Dreaming of Fireworks: How Noise Affects Your Sleep

Fireworks over the Statue of Liberty

Image source: IRockthenations.com

Today is the Fourth of July. For some, that means barbecues and lots of red, white and blue, but the most common and well-known fourth tradition is, of course, fireworks. While many of us will watch these colorful pyrotechnics, we’ll eventually pass out from exhaustion. The problem is, others will continue to celebrate the nation into the wee hours of July 5th. Let’s go over how noise can affect your sleep and how to sleep through the Fourth’s festivities.

As you may know, noises are measured in decibels. When we’re sleeping, sounds at levels from 40 decibels to 70 decibels are the ones that keep us awake. Examples of noises at these decibels can range from a dripping faucet in your bathroom sink to a car stereo blaring outside your window. The interesting part about noise is that sometimes the absence of it can be just as distracting as the noise itself. If you’re used to sleeping above a busy city street, the quiet countryside can lead to a restless night of sleep.

Fireworks in Washington DC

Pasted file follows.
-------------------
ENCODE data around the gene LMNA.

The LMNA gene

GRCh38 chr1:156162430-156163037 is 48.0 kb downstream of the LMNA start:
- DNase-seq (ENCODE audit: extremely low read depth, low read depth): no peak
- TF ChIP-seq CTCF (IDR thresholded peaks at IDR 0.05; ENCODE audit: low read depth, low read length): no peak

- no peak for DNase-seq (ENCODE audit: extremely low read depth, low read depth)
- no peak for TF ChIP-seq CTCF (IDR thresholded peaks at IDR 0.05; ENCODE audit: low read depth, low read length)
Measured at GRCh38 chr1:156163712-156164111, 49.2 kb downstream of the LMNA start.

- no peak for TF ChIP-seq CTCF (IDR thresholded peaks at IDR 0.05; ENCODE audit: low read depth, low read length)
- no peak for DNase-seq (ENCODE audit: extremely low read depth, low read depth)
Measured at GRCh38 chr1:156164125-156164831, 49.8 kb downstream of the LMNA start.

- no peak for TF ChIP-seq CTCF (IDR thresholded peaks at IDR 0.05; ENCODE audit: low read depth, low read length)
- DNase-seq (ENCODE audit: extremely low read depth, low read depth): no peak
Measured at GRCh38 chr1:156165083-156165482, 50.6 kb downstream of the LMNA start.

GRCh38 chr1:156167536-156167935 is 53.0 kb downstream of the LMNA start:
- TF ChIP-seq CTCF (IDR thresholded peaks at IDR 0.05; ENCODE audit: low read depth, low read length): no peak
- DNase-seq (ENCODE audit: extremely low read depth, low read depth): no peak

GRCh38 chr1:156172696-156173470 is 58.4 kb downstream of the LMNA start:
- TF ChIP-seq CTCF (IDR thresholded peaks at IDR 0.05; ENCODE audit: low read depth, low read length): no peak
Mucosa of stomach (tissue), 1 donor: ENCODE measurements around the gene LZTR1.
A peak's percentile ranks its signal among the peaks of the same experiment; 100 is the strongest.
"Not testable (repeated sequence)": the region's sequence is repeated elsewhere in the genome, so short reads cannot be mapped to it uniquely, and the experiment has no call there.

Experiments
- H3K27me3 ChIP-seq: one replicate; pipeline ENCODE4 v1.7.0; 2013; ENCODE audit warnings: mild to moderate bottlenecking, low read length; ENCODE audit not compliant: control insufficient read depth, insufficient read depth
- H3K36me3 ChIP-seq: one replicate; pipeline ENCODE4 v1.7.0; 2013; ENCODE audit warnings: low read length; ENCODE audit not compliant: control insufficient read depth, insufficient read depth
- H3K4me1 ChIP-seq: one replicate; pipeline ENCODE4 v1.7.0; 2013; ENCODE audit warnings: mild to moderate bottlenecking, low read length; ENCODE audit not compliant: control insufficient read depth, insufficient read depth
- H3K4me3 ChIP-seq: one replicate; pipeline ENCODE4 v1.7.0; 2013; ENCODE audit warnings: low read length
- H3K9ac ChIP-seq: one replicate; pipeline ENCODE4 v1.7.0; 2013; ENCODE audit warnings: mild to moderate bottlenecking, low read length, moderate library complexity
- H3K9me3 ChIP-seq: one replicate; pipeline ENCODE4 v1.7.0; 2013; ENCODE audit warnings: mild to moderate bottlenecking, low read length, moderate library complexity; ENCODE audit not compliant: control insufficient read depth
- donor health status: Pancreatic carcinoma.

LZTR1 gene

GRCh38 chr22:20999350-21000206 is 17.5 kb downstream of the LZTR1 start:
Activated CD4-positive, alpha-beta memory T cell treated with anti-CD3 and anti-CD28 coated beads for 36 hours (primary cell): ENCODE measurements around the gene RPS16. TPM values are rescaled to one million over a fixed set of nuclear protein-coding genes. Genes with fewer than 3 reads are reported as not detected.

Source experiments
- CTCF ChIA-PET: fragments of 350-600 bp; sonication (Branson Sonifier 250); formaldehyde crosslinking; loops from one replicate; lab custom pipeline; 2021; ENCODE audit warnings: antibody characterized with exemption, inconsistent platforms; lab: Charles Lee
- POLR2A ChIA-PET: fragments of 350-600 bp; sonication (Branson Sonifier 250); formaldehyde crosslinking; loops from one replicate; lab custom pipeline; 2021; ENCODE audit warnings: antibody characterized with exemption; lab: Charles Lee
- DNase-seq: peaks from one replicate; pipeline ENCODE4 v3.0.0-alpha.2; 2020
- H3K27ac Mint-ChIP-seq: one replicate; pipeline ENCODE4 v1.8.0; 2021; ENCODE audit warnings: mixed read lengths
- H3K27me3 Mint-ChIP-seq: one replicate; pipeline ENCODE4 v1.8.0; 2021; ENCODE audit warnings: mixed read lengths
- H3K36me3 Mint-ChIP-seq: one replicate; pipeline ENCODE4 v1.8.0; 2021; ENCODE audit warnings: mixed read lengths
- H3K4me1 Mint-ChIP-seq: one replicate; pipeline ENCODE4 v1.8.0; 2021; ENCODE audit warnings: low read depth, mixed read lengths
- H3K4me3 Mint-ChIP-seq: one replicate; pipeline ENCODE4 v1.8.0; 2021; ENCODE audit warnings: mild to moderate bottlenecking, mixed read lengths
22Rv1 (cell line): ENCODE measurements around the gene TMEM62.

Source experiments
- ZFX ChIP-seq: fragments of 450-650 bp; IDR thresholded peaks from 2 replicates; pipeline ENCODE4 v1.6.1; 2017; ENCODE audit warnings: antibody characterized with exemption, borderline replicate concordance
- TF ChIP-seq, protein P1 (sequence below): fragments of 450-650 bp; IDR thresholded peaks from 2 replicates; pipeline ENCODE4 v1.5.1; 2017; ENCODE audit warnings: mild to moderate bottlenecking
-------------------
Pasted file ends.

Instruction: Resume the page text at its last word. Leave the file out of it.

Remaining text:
Image source: Dc.About.com

To fall asleep easier in the noise (or lack of it), try to block sounds with earplugs or “white noises” like a fan or an air conditioner. Using an alarm clock that is equipped with sounds such as “sounds of the sea” can also help too.

In a recent report cited by Natural Home and Garden, it was discovered that continuous exposure to noise pollution is a stress inducer that can lead to high blood pressure and even heart disease. Some less-intense side effects that can result from constant noises is the disruption of sleep, which can lead to difficulties throughout the day such as lack of concentration, little patience and having a hard time problem solving.

A study by Harvard Medical School concluded that while background sounds may relax some people, the volume must be at a low level. If the volume’s at a high decibel, you will awake easier throughout the night and never reach your deeper stage of REM sleep.

Some other solutions for avoiding noise pollution outside the home are simple: start by getting rid of them inside the home. Work to control the noise sources in your home such as the TV, radio, computer, iPod dock, etc. Put a volume limit on these items. When buying new appliances, research ones that are known for being quiet and efficient. Filling your home with cushions and pillows can also help to absorb sounds, which for those of you with young children can truly be a blessing.

So this Fourth of July remember to have a blast watching the blasts, followed by a peaceful night of sleep! Happy birthday America!

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